"He said, he you know this bar you're in was a lesbian bars gas and he said, and you have a very large lesbian following I said, yes, and he said one might. That, you're a lesbian as one might yes, you know. And I I, left it there and I This is my first album and I totally expected for him to out me. And the article never came out. So so is either someone on your end or it might have been my publicity company might have nixed it. I don't know behind my back not telling me. But so you know a good rolling stone reporter did his did his homework and? A article never came out. After after. Luther investigating. It was nineteen, eighty eight. How did you come to be a restriction? How does anyone you hear you hear you know blinded by the light and you're like Oh. That's it. Again growing up in Kansas we had a great radio station there call Kyi one or two is a rock station. and. In like seventh grade my. I was twelve floor eleven twelve, hundred there I I had I had mono. I. Was sick for about two weeks. Three weeks just in bed and my parents gave me their radio alarm clock because we didn't have a TV upstairs and I. so I would just. So for about two weeks straight I listened to the radio and I listened to it all day. All night does all this rock and roll stuff and when they played springsteen I sat up and went what is that? And then right after that, he came out with. Born, to run, and of course, the minute you hear born to run, it's like it's over and that's when I was starting to form my idea of what kind of artist I wanted to be. I had I had started playing in these bands a little bit. I was messing around writing my own songs I. I had this this desire coming up inside of me and I said, that's the kind artist I wanted to be I, want to write songs that make people feel the way he makes me feel I, WanNa sing with this authenticity I I want to perform like that I I want people to. When I when I play and so. From then on it was what would bruce do you know what always struck me about your performance of thunder road with him at the unloved is that you were singing it in the classic way and he at the time was in this ambivalent place he wasn't fully rocking. He wasn't. He was in a few years away from with these and it's like you feel almost dragging him into the rock version. It's a really interesting tension. There I gotTa tell you. He came to the this show and we rehearsed upstairs in this It'll dressing room we rehearsed. Okay. You're seeing NASA and I'm like I'll just sing the 'cause you know the the second part I'll just sing along with you. And so we go down for soundcheck and he goes where's your band? Dude is just me and you. And I are just going to sing it as a yes. Just this is unplugged. It's. Just bland. and. He's like, Oh, any Kinda was like shaking. He hadn't Tom Jody and done anything yet. And his unplugged you remember his unplugged was like no, and he played it with the whole man. Yeah. So he he cites cooks Amigos and he watched the whole show my whole show from the wings right there. He wants everything I did and then he came out and say it with me and he'd never done that and I and I to me I thought everybody everyone just gets up and said that's fine. But he he really that's I. Appreciate you recognizing that because him and I it was it was great I. It's one of my favorite things I've ever done of course sing with Bruce Springsteen but just the performance and I kept messing up on the end if you watch it Because I was like dude I 'cause I just been out. You know out proud for about a year I said, I, WanNa sing so mary climb man not just really means a lot to me right and. It's so we get to the end and I would just be so just staring at him and listening to them and the lying came, and I just totally blew the line I. Missed it up messed it up. You looked at me and all. So we had to do it again and you'll see if you watch the performance at the very end I almost float again I step up and I sing Mary Climb in and the camera shot is right of of him and he turns and he kind of laughs because I almost blew it again and it's just it was just a great. Significance. Of that of. That Land Kurmi. Spectacular. That's I wanted to talk about just go through some of the greatest hits. If you don't mind just you know I'm the only one you.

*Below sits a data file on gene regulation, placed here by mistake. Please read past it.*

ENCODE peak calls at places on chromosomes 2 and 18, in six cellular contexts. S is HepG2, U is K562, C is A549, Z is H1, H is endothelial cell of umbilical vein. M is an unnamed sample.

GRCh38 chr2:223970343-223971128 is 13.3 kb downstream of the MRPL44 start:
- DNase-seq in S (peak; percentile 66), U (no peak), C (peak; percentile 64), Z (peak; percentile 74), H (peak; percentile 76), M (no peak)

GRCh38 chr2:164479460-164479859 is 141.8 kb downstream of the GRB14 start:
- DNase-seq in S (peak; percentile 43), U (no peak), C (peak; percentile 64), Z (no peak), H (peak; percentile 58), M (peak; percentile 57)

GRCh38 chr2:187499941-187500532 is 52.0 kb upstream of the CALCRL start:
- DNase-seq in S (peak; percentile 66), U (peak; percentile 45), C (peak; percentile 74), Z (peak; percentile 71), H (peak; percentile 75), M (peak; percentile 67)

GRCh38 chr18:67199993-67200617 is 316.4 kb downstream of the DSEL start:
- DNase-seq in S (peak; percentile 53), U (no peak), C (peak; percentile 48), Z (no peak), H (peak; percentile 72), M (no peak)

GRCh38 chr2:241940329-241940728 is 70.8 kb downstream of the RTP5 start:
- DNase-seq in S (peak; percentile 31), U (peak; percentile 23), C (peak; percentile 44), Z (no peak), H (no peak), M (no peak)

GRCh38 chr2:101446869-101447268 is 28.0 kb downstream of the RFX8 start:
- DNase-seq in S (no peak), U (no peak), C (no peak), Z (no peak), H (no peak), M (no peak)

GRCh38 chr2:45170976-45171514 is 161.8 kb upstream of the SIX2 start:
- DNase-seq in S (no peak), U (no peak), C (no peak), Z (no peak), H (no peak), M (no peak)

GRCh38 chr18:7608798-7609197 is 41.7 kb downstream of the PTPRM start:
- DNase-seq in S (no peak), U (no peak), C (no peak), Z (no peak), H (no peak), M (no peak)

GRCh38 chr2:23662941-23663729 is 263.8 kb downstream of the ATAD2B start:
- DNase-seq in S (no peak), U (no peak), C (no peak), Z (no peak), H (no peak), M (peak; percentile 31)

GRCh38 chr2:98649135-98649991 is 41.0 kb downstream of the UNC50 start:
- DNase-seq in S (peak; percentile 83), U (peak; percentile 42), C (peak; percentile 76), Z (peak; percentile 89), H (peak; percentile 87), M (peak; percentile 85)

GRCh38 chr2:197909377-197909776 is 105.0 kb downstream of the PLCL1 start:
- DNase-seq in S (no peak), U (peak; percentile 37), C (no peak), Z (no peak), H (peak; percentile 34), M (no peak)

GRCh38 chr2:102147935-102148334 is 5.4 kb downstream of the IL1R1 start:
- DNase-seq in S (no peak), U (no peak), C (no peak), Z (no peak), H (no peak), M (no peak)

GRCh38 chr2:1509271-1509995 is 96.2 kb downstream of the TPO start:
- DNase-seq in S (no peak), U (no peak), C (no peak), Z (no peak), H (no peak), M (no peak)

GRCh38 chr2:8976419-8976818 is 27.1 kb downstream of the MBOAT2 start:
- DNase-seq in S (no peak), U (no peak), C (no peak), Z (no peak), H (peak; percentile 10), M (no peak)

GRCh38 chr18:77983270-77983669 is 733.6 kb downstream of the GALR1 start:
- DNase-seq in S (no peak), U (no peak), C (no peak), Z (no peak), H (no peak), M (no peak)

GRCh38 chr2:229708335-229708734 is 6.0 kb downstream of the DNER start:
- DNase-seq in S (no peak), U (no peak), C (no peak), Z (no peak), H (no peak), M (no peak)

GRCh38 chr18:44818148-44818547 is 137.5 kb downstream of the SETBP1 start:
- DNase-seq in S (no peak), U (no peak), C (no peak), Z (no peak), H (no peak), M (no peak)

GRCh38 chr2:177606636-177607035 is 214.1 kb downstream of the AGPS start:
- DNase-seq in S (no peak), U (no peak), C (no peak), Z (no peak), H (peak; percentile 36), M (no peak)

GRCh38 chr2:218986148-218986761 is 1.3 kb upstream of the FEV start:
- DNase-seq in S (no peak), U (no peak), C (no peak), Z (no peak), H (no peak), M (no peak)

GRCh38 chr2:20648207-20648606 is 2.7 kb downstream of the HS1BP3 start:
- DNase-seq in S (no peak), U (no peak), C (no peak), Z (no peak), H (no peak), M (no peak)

Bruce Springsteen Mary Climb reporter NASA Luther Kansas Kyi Tom Jody
"rolling stone" Discussed on Rolling Stone Music Now

Rolling Stone Music Now

08:16 min | 9 months ago

"rolling stone" Discussed on Rolling Stone Music Now